Rare Antique and Estate Jewelry & Fine Collections of Precious Gems
by M Khordipour
January 31, 2018
Sapphires are one of only four precious stones along with diamond, ruby, and emerald. Although we assume sapphires to always be blue, they can occur in a variety of colors. This includes yellow, orange, green and brown. Grey or black sapphires are also produced as well as clear examples. Even the ruby is a red sapphire. Really, though, it's the deep rich blue color which makes sapphires unique.
Sapphires are not all created equal, however. Those produced in some areas are more desirable than those produced elsewhere. One such desired sapphire is from the Kashmir region of India, high in the Himalayas.
Sapphires were unknown in Kashmir until the late 19th century. In 1881, a landslide exposed bare rock under the soil top layer. Several large blue stones were embedded in the visible rock. These rocks sold for pennies until it was realized they were sapphires. The local Maharajah claimed possession and posted guards to protect the deposit.
For the next five years, the deposit of sapphire was mined continuously until the resource was all but exhausted. A further, smaller "new mine" deposit was found on the valley floor below the old mine, although this too was to become exhausted within a year.
In the 130 years since the discovery of these deposits, sporadic mining has continued but produced little. No new deposits were found. This makes the original finds the only Kashmir sapphires in existence today.
Foremost, the single deposit makes Kashmir sapphires incredibly rare. Although other sapphire deposits have been found in the region, none are the quality of the old mine deposit. Only those from the old and new mines are called Kashmir sapphires.
Although identical to other blue sapphires in composition, the color of Kashmir sapphires appears different. The color of Kashmir stones is a deep cornflower blue. Unlike most sapphires, which show grey or purple tones under some lights, Kashmir sapphires show the same blue color at all times. The stones also have a lustrous quality which experts describe as "blue velvet". The color has also been described as having a "sleepy" quality. It is this unique luster which separates Kashmir sapphires from all others.
The cause of the "luster effect" is ultra-fine inclusions sending the light in all directions, but without any refraction. This maintains the blue color at all times. After true Kashmir sapphires, those from Burma and Sri Lanka (Ceylon) are also very much sought after. These have a different quality to the color, which separates them from Kashmir sapphires.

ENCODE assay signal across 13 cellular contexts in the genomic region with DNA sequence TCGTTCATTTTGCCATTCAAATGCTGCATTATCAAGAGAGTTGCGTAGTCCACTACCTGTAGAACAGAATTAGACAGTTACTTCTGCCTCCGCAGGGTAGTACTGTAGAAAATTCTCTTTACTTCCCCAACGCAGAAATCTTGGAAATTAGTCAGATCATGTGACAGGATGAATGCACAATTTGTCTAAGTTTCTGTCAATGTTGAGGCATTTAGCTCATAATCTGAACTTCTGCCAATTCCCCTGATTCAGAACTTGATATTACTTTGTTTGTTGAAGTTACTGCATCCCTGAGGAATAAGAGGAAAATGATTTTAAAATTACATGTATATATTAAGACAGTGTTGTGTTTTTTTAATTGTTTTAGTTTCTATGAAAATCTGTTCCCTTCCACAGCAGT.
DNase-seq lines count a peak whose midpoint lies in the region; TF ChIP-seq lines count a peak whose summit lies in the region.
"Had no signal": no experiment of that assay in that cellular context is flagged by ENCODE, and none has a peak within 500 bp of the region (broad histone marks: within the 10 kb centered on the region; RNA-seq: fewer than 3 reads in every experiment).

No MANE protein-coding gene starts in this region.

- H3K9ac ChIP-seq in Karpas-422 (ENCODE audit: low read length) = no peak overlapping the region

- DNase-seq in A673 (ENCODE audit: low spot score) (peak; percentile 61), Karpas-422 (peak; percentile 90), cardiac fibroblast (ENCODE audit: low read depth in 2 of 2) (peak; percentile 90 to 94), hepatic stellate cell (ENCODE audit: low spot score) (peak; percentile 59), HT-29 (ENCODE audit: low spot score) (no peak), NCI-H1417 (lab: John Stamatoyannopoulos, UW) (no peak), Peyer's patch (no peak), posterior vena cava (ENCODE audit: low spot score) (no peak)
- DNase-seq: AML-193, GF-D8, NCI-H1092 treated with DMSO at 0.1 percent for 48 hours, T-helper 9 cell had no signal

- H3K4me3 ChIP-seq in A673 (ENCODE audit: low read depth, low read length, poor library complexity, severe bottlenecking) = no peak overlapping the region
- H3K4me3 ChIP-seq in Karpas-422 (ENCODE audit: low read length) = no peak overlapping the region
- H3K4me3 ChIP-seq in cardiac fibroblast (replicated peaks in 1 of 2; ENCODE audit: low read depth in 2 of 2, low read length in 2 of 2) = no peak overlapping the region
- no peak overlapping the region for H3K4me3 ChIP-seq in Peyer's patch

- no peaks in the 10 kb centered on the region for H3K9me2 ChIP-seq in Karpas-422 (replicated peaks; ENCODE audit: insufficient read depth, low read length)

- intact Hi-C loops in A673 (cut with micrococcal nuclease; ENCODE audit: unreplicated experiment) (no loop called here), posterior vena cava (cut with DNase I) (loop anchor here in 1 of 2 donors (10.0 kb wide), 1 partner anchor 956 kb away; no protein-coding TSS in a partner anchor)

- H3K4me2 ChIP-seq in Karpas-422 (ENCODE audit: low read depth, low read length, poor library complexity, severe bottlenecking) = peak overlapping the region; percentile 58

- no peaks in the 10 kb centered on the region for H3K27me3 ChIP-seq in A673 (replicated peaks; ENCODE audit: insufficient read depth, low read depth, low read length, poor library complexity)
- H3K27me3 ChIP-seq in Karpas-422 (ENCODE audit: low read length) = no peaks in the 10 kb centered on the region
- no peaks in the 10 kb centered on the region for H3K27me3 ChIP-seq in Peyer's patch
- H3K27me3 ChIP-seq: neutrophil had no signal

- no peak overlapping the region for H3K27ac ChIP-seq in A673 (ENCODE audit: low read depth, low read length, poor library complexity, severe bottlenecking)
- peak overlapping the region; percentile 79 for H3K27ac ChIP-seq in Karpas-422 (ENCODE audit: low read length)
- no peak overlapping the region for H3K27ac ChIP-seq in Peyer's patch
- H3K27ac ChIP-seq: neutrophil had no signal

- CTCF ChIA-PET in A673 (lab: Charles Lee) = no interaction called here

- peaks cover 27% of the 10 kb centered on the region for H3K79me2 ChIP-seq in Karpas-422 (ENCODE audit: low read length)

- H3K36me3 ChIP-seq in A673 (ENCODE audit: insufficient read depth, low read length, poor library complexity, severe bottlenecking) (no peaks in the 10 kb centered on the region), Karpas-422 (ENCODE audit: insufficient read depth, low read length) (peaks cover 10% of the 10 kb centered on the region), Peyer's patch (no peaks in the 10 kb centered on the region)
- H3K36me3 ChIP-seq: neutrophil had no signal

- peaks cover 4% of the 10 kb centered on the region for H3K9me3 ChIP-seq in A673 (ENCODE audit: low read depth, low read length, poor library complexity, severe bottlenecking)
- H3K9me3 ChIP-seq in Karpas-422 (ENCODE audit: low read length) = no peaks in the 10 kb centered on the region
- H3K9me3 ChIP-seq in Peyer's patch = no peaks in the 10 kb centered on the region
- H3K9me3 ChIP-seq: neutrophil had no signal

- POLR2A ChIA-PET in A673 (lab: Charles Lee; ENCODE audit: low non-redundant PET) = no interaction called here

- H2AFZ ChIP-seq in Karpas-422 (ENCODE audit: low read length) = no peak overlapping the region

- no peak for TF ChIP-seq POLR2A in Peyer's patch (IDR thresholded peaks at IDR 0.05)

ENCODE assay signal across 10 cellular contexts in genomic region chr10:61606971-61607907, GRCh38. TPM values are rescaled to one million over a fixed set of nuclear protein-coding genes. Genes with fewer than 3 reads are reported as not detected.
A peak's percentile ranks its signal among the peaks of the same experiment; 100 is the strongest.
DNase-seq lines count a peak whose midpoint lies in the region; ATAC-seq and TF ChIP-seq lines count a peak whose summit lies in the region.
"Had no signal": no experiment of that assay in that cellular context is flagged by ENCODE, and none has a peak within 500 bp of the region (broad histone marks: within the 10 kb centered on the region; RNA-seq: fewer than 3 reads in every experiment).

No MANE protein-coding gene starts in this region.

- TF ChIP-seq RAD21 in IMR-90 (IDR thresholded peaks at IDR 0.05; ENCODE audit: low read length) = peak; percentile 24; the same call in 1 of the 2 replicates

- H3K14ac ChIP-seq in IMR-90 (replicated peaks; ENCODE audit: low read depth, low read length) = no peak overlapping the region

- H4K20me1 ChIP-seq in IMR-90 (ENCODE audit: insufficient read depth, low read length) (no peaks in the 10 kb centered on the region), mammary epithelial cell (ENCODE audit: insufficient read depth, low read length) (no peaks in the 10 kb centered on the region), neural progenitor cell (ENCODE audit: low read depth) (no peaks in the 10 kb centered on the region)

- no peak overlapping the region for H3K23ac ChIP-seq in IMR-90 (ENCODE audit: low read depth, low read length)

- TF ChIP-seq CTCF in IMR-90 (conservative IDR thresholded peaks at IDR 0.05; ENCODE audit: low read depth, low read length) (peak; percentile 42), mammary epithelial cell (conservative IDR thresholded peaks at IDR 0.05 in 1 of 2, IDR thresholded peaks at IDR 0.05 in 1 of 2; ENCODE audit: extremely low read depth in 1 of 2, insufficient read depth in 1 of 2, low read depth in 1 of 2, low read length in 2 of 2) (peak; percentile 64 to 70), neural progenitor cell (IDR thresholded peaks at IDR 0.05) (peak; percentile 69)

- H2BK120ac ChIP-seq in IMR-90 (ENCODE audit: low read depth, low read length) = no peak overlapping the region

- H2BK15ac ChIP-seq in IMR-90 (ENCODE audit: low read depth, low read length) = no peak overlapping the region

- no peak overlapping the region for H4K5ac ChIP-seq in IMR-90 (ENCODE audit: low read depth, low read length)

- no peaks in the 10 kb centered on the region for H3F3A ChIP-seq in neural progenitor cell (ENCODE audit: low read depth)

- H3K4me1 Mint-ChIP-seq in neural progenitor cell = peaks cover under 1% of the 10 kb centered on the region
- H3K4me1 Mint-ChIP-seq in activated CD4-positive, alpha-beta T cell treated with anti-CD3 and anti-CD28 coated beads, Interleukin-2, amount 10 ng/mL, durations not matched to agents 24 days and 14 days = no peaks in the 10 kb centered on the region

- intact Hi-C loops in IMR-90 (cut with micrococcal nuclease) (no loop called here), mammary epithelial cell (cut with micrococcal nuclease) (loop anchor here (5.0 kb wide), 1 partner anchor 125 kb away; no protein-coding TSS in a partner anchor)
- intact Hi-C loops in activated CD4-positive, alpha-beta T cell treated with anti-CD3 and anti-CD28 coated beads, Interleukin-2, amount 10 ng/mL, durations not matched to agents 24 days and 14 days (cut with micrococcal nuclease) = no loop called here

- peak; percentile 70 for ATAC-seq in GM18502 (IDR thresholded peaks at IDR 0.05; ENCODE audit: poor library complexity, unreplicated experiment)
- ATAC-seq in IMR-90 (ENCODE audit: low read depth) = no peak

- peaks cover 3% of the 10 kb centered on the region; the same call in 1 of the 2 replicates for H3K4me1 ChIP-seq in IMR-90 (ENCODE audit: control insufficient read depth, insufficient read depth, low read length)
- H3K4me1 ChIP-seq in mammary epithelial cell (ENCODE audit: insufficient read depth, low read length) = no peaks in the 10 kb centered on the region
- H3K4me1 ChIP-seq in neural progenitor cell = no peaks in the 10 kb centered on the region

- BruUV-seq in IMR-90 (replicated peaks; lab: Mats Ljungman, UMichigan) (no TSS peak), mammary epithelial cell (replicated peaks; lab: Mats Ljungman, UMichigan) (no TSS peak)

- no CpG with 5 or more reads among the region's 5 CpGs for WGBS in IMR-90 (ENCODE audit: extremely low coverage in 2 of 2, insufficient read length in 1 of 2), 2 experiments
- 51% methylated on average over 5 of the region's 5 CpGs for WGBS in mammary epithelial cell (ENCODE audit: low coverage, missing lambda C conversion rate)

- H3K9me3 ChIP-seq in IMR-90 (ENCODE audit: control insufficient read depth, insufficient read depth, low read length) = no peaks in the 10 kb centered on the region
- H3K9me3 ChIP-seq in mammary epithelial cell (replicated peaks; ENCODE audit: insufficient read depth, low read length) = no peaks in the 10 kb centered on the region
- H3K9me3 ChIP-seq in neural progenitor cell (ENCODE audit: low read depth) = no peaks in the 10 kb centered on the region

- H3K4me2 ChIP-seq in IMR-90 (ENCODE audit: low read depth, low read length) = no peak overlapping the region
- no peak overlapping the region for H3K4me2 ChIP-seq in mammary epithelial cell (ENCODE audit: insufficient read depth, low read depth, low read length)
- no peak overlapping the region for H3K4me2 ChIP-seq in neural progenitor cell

Because of the rarity of Kashmir sapphires, they almost never appear for sale in the open market. Instead, they will always be found for sale by auction. This is usually by Sotheby's, the premier Kashmir sapphire auction house. As they are considered genuine treasures, the price of a Kashmir sapphire is much higher than for other sapphires. Superb examples have sold for over $175,000 per carat at auction.
You can find sapphires described as "Kashmir origin" or "mined in Kashmir" for sale on the internet quite easily. These are not old mine or new mine Kashmir stones from the 1880s. The price these stones are listed at is a giveaway as to their poor quality.
A request for a certificate of authenticity from a recognized body should be made when buying Kashmir sapphires. Many sapphires sold as Kashmir are not, or are from lower quality mines. Care should always be taken before parting with any money.
Most Kashmir sapphires are a cushion cut or oval cut. This is thought to best preserve the velvet luster of the color. Rings with larger stones routinely sell for hundreds of thousands of dollars.
Because the time span of production was so short, most sapphire rings sold today that feature a Kashmir sapphire are of Art Nouveau or art déco style. Some were reset into modern designs, but many remain as antique pieces. This also causes prices to stay high.
No one can accurately predict the future of Kashmir Sapphires. The production of Kashmir sapphires is by pegmatites (granite-crystals) pushing through limestone. The heat generated creates marble, with corundum appearing around the very edge of the marble. It is unlikely that this has only happened in a single place on earth. It is also likely that there are further deposits in or around Kashmir, but these have yet to be located.
Any other finds are also likely to be limited, because of the small size of the original deposits.
For now, though, we assume that Kashmir sapphires will continue to be rare.
February 19, 2018
I’m absolutely in love with these Kashmir Sapphires!
February 08, 2018
A request for the certificate of authenticity is a great idea! Especially when buying Kashmir Sapphires.
Comments will be approved before showing up.
by M Khordipour
February 22, 2018
by M Khordipour
January 31, 2018
by Dev Eloper
November 30, 2017